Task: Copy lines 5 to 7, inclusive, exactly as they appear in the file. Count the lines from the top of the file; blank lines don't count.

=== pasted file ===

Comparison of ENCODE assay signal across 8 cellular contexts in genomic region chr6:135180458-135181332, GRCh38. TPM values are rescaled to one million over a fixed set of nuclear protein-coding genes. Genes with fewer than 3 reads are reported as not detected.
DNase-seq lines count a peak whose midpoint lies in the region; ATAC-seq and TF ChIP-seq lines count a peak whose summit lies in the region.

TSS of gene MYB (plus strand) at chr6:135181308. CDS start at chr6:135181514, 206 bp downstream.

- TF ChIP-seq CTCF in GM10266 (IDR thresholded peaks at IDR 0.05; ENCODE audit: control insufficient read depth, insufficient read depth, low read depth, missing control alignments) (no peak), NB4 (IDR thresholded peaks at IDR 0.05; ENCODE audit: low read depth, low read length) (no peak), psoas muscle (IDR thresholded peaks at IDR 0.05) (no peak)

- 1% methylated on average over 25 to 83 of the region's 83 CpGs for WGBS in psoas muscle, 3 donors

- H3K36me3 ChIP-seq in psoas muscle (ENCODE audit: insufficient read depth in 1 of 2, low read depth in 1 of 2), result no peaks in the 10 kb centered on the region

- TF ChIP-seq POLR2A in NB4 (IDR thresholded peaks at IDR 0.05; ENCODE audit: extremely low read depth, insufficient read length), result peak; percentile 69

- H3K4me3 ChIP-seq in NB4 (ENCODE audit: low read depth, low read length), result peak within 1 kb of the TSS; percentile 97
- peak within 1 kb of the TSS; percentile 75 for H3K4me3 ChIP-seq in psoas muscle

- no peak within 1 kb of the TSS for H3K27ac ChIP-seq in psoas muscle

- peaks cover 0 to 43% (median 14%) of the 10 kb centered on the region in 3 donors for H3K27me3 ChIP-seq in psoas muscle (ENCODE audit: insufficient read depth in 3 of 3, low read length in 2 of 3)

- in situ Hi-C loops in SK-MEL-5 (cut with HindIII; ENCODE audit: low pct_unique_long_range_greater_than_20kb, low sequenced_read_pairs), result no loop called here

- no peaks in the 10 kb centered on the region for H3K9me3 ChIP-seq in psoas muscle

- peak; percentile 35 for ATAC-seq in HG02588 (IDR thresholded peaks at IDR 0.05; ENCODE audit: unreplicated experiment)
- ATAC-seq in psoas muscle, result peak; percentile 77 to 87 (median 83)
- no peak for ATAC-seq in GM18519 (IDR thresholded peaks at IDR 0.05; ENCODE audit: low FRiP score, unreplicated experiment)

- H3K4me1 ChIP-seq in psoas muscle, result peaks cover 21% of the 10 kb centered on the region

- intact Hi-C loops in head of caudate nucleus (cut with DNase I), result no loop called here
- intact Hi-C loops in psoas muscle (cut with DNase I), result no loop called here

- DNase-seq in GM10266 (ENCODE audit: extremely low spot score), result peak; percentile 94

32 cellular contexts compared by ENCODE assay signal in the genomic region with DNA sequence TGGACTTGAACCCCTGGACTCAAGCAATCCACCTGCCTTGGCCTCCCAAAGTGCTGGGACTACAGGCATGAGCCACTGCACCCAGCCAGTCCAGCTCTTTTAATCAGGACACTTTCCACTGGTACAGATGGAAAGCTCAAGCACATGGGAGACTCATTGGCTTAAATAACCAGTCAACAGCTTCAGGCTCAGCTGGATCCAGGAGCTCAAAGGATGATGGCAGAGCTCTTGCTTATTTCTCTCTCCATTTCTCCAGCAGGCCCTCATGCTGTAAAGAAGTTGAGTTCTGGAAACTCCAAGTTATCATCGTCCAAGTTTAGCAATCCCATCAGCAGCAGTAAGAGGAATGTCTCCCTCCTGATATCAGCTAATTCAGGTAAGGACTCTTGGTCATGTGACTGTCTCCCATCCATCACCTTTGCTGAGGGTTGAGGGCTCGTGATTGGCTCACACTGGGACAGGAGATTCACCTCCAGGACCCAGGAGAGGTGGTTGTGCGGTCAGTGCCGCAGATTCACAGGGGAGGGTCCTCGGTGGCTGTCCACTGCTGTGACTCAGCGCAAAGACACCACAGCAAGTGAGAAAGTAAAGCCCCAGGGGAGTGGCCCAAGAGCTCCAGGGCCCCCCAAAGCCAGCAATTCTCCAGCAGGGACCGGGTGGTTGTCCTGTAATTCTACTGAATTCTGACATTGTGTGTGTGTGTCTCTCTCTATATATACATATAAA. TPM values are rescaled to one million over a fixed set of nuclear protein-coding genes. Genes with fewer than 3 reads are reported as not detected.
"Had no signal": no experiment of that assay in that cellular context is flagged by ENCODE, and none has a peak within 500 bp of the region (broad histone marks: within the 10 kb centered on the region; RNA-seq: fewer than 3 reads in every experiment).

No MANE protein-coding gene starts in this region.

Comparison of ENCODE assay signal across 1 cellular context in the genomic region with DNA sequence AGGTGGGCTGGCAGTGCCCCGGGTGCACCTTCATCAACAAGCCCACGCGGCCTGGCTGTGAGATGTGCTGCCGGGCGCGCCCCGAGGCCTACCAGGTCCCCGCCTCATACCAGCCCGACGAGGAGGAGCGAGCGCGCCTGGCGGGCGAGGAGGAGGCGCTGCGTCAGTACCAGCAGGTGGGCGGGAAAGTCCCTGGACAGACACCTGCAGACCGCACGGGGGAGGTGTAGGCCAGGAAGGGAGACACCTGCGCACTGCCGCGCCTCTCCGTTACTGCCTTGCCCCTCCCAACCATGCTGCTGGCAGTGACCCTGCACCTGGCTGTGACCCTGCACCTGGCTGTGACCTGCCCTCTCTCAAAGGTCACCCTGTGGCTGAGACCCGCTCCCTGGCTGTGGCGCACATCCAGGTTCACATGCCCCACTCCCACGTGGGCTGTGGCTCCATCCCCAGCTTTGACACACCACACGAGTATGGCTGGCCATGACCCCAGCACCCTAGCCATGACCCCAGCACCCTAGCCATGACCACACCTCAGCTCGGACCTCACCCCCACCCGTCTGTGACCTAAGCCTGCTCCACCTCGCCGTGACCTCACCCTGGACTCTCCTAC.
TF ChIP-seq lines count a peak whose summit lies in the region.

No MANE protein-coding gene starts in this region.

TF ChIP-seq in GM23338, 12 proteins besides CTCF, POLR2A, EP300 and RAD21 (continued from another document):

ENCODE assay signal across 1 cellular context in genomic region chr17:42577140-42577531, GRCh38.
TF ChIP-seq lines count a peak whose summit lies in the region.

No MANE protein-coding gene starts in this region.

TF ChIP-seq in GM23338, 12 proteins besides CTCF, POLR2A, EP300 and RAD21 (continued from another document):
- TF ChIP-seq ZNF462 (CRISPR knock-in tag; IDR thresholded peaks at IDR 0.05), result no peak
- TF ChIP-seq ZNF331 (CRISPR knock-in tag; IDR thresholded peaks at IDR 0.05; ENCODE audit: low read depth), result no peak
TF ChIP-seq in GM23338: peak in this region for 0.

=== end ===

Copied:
- 1% methylated on average over 25 to 83 of the region's 83 CpGs for WGBS in psoas muscle, 3 donors

- H3K36me3 ChIP-seq in psoas muscle (ENCODE audit: insufficient read depth in 1 of 2, low read depth in 1 of 2), result no peaks in the 10 kb centered on the region

- TF ChIP-seq POLR2A in NB4 (IDR thresholded peaks at IDR 0.05; ENCODE audit: extremely low read depth, insufficient read length), result peak; percentile 69